- Conference date: 15–17 April 2009
- Location: Brescia (Italy)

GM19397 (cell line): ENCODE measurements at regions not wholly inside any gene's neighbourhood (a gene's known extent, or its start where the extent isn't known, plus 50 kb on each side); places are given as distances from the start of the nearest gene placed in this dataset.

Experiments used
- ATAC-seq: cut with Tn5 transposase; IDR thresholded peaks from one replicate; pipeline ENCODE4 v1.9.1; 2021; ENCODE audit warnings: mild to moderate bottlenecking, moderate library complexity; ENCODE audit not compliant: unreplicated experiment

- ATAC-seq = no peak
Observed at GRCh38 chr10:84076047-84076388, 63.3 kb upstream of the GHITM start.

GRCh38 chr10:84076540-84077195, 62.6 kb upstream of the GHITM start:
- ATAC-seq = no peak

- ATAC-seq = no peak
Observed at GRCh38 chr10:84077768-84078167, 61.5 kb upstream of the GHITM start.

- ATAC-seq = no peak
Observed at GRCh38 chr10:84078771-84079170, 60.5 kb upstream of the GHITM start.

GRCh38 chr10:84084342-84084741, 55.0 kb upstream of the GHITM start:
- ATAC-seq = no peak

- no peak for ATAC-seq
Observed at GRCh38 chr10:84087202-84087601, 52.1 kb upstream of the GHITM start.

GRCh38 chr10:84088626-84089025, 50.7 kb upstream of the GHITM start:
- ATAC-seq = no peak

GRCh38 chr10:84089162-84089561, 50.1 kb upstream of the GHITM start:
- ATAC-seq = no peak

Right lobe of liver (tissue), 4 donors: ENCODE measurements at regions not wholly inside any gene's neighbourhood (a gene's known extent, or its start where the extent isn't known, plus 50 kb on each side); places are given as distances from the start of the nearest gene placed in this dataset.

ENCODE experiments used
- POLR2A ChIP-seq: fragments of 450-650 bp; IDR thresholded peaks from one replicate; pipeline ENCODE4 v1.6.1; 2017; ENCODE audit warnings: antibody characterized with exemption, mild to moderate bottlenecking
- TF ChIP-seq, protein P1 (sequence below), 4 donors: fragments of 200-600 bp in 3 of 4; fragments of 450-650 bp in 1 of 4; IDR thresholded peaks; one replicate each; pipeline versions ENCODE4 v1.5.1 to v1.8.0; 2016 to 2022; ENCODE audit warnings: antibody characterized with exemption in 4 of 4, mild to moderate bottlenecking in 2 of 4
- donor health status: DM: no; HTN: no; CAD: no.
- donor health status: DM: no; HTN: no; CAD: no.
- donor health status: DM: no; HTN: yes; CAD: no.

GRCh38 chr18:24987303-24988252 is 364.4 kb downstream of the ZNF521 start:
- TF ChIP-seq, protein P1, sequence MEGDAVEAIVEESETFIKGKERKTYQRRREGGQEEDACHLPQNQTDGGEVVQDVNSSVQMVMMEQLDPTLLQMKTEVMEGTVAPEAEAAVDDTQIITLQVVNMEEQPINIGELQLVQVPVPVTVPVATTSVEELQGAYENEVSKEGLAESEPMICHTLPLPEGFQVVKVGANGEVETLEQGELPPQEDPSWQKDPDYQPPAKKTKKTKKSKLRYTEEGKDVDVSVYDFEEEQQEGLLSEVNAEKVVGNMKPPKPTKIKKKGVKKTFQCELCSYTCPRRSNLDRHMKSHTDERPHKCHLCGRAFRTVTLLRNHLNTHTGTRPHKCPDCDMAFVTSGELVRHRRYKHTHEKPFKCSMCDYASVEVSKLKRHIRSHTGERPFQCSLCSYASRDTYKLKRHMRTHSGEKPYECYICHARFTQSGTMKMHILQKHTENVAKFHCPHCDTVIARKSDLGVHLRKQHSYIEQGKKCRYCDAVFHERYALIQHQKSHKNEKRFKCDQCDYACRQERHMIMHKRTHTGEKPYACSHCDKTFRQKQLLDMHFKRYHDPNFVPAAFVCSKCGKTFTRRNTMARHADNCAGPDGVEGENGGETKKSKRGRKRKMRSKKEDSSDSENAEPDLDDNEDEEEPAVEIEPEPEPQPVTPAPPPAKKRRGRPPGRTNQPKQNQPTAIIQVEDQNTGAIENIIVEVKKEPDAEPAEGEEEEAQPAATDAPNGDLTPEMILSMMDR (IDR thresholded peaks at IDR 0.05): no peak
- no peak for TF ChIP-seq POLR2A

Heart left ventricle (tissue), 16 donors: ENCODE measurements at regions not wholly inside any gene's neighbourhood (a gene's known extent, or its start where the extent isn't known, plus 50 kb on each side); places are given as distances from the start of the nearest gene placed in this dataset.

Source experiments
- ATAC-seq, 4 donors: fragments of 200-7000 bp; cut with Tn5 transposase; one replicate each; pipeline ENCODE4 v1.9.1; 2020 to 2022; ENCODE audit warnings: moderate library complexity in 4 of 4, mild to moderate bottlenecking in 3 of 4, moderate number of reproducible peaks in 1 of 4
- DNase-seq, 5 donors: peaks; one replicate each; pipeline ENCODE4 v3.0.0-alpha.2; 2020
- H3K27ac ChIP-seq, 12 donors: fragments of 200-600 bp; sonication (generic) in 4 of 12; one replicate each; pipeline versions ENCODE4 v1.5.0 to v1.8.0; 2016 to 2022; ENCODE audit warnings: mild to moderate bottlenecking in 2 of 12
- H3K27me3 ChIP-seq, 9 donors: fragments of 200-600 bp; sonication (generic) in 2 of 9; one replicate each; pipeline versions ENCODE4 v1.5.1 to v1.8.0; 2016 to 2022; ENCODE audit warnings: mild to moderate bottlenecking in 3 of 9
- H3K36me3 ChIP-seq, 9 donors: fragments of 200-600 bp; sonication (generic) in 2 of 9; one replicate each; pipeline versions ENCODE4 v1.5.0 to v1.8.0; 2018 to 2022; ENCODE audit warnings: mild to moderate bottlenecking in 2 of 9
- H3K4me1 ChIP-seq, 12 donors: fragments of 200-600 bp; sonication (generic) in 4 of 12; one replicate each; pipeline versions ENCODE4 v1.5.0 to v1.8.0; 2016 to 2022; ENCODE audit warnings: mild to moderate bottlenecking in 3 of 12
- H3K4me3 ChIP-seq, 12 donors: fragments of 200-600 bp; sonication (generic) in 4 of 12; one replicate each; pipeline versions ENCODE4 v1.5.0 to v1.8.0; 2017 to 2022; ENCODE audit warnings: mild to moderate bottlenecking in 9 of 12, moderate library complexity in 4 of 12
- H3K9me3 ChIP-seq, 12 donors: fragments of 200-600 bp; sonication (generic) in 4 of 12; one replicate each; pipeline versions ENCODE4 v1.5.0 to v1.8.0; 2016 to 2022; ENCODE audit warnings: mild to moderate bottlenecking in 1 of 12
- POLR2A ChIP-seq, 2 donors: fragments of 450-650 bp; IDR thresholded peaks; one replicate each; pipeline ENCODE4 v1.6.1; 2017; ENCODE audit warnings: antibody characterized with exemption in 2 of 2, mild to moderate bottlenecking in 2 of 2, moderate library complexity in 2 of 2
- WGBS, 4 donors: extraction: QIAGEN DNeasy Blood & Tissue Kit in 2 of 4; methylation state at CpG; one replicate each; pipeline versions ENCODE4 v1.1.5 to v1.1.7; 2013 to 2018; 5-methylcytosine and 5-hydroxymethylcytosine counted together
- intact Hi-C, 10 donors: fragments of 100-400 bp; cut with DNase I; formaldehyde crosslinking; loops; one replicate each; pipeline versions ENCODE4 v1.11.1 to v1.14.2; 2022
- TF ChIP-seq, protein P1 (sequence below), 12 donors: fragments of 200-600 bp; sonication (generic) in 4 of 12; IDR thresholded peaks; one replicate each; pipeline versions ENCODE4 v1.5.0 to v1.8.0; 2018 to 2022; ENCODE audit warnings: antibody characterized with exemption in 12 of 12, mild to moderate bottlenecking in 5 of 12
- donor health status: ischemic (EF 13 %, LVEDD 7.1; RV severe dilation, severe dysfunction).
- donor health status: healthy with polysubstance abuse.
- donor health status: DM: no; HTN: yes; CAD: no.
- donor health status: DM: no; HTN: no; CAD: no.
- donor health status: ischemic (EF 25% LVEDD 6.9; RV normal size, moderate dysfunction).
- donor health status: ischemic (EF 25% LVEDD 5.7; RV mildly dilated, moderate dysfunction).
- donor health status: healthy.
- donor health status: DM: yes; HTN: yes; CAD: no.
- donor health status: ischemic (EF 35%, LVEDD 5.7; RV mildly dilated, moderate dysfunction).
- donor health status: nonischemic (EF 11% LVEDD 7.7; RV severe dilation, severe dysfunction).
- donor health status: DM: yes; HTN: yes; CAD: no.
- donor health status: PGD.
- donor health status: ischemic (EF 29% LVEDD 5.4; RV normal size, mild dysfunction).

Carbon nanotubes (CNTs) have been proposed for a broad spectrum of applications, including chemical sensing. Here we report on an investigation of multi‐walled CNTs (MWCNTs) as conductive filler for composite polymer sensing films. Such materials combine conductive fillers with an insulating polymer to produce a chemically sensitive, electrically conducting material. These polymer composites offer several important advantages for chemical sensing, including room temperature operation (hence ultra low power), a broad range of selectivities (due to the wide choice of available polymers), and low manufacturing cost. Our approach is to compare the sensing qualities of these composite films, in resistive and field‐effect configurations, with existing carbon black polymer composites. Their responses to propanol and toluene vapour in air show that the carbon black resistive sensors outperform CNT sensors by a factor of four in response magnitude. Thus we conclude that for these vapours and using this sensor fabrication method, carbon black polymer composite films are preferable for chemical sensing than MWCNT polymer composites.
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